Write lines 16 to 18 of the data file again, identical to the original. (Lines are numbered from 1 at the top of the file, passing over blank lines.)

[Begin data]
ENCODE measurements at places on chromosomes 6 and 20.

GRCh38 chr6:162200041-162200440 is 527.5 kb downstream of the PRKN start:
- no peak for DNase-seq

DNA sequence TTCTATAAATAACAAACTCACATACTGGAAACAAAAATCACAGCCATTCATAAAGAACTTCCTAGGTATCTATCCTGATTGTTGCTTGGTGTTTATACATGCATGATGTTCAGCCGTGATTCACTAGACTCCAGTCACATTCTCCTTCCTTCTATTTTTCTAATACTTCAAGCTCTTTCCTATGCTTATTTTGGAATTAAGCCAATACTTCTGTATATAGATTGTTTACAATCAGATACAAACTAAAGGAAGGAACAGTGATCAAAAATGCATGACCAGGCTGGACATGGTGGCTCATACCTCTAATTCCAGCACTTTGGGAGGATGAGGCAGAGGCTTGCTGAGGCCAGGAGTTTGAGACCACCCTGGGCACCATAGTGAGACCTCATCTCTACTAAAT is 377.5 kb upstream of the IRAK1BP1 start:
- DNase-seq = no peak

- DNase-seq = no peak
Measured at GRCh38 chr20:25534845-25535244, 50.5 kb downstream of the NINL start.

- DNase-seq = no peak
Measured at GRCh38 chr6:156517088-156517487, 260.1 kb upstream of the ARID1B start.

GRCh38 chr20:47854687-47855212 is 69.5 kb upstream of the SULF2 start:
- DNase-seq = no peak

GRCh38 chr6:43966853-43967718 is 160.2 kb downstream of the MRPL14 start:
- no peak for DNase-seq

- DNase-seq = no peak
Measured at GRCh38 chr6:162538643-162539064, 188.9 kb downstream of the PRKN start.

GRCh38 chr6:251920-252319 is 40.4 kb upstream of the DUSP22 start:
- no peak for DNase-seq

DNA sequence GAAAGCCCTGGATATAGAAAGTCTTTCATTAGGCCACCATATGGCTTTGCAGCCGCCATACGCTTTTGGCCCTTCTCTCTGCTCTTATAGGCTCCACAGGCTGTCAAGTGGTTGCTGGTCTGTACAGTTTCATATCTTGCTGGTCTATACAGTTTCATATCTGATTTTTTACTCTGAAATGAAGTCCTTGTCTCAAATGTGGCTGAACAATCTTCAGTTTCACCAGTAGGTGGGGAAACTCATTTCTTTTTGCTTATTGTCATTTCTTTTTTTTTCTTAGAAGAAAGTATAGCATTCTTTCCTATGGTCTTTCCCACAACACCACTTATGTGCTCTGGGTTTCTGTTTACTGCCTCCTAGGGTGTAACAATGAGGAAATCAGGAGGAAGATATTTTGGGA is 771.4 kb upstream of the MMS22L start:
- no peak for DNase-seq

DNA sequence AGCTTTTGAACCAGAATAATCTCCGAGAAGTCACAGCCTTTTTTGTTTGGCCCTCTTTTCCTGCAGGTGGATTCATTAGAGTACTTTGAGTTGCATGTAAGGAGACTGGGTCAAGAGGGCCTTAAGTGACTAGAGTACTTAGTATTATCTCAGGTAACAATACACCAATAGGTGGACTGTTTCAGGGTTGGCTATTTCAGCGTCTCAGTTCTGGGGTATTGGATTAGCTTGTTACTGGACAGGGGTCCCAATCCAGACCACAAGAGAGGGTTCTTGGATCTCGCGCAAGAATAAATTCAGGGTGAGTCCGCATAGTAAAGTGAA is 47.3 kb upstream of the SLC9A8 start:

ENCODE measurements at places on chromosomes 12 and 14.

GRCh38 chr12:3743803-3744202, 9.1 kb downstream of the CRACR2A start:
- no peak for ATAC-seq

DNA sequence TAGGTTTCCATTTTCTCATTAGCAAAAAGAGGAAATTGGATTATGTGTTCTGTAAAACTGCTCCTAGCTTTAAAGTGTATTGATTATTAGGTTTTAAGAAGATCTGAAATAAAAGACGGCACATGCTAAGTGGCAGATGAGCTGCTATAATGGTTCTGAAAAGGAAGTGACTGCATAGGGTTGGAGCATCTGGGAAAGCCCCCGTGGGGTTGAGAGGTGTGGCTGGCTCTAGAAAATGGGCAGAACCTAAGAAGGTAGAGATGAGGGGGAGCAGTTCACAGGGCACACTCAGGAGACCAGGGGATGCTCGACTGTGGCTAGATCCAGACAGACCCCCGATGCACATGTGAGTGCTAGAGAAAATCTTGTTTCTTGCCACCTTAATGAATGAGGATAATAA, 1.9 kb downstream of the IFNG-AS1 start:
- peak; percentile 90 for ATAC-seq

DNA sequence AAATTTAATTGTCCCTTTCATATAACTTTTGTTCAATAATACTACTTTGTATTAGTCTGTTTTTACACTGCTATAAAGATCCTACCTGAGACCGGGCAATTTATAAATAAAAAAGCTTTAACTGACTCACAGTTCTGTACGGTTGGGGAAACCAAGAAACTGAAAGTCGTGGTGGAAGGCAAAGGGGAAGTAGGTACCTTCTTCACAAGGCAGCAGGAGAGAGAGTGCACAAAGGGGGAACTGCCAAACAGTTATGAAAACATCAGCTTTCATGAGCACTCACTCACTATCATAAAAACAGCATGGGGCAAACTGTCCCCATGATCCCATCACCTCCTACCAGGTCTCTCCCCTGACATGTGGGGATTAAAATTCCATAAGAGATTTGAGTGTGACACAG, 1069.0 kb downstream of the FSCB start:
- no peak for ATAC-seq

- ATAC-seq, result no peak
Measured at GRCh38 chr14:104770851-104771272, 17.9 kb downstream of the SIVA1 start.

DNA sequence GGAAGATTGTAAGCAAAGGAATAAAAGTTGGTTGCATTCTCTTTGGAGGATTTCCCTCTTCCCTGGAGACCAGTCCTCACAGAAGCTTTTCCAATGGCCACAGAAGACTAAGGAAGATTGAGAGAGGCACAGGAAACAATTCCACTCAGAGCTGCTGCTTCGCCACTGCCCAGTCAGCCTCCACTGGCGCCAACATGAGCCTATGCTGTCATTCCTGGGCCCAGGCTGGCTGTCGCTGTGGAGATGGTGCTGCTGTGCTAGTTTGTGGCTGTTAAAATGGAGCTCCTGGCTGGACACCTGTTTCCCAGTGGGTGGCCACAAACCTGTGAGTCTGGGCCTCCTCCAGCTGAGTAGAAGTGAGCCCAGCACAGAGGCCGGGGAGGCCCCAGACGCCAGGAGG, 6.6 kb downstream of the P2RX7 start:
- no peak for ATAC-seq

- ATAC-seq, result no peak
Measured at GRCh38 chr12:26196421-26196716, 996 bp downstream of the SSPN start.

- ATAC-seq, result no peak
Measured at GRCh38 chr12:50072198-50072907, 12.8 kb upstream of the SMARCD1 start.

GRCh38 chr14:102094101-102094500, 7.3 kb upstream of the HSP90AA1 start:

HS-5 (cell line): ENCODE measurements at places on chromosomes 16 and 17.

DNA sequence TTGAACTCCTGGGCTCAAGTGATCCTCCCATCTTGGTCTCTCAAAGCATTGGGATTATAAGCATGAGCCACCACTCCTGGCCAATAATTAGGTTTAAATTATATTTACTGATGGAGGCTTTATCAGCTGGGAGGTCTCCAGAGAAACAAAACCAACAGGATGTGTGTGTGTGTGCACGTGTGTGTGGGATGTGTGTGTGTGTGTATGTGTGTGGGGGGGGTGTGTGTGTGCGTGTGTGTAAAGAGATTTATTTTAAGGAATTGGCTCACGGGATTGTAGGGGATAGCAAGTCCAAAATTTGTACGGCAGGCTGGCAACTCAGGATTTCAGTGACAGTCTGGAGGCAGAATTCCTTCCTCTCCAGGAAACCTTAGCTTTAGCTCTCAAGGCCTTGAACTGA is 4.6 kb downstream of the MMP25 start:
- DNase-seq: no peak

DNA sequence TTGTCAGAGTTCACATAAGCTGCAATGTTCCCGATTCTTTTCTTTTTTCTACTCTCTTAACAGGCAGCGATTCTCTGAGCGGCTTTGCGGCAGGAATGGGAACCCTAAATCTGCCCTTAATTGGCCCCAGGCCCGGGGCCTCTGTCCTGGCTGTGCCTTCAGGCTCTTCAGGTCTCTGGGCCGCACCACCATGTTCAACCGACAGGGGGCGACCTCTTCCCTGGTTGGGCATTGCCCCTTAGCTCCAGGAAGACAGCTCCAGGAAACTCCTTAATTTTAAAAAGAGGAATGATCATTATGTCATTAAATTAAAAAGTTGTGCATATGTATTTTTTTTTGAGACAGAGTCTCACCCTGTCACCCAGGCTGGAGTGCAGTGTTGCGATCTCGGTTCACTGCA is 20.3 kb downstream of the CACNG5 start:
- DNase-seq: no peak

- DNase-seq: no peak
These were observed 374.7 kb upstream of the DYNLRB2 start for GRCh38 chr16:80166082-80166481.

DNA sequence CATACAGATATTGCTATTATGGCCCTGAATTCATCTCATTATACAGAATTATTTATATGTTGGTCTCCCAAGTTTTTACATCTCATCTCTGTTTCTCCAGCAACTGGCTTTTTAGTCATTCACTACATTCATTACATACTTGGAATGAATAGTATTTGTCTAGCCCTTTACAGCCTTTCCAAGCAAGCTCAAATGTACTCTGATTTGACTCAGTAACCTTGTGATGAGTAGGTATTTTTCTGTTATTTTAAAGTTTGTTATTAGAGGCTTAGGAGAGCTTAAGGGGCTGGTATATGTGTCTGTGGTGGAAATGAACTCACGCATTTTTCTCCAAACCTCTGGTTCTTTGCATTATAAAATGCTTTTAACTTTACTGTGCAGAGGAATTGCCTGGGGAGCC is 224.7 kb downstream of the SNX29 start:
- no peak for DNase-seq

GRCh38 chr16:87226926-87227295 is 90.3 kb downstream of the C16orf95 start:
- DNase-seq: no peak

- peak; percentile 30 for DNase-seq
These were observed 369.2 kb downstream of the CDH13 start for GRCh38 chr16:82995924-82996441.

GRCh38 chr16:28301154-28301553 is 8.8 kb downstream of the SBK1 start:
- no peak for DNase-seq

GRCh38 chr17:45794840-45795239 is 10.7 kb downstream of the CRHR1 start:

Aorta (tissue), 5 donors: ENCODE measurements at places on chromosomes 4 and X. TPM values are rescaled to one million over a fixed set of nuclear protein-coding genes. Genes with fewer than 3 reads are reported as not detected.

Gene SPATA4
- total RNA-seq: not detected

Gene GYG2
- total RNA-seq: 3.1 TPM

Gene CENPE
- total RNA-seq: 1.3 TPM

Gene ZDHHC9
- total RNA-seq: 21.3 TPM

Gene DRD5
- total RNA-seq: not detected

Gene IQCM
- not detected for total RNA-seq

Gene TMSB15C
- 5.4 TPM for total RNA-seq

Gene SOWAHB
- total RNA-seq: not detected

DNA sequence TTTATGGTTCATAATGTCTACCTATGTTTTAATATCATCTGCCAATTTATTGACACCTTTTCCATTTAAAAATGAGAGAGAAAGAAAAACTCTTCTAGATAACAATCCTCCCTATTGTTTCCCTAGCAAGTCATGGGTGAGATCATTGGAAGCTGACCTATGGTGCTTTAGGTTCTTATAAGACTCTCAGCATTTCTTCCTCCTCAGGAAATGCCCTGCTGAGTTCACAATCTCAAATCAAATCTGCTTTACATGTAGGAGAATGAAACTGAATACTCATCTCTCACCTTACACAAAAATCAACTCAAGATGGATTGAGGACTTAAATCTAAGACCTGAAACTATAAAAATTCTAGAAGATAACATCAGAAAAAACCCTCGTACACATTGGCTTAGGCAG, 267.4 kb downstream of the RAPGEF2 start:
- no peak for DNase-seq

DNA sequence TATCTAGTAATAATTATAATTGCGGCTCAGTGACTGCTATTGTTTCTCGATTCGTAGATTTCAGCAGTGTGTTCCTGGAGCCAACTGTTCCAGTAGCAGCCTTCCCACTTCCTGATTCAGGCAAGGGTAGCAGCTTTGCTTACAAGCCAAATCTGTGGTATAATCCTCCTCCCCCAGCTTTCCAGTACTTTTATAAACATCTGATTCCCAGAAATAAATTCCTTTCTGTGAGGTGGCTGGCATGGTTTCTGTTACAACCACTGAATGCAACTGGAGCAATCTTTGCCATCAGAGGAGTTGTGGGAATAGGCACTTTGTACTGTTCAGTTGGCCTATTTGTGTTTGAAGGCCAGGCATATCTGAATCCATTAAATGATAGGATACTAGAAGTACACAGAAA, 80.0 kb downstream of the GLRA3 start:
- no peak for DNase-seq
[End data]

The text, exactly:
GRCh38 chr6:251920-252319 is 40.4 kb upstream of the DUSP22 start:
- no peak for DNase-seq

DNA sequence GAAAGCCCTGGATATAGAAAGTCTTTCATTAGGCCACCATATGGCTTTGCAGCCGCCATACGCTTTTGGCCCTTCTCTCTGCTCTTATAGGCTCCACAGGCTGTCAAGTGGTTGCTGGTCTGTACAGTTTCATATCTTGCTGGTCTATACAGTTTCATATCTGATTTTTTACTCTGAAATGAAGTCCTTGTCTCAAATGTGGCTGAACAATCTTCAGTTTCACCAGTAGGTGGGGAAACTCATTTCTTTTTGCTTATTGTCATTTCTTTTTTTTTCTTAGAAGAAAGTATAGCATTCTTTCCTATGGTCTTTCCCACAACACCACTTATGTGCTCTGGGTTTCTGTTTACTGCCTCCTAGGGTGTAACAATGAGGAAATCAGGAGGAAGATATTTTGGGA is 771.4 kb upstream of the MMS22L start: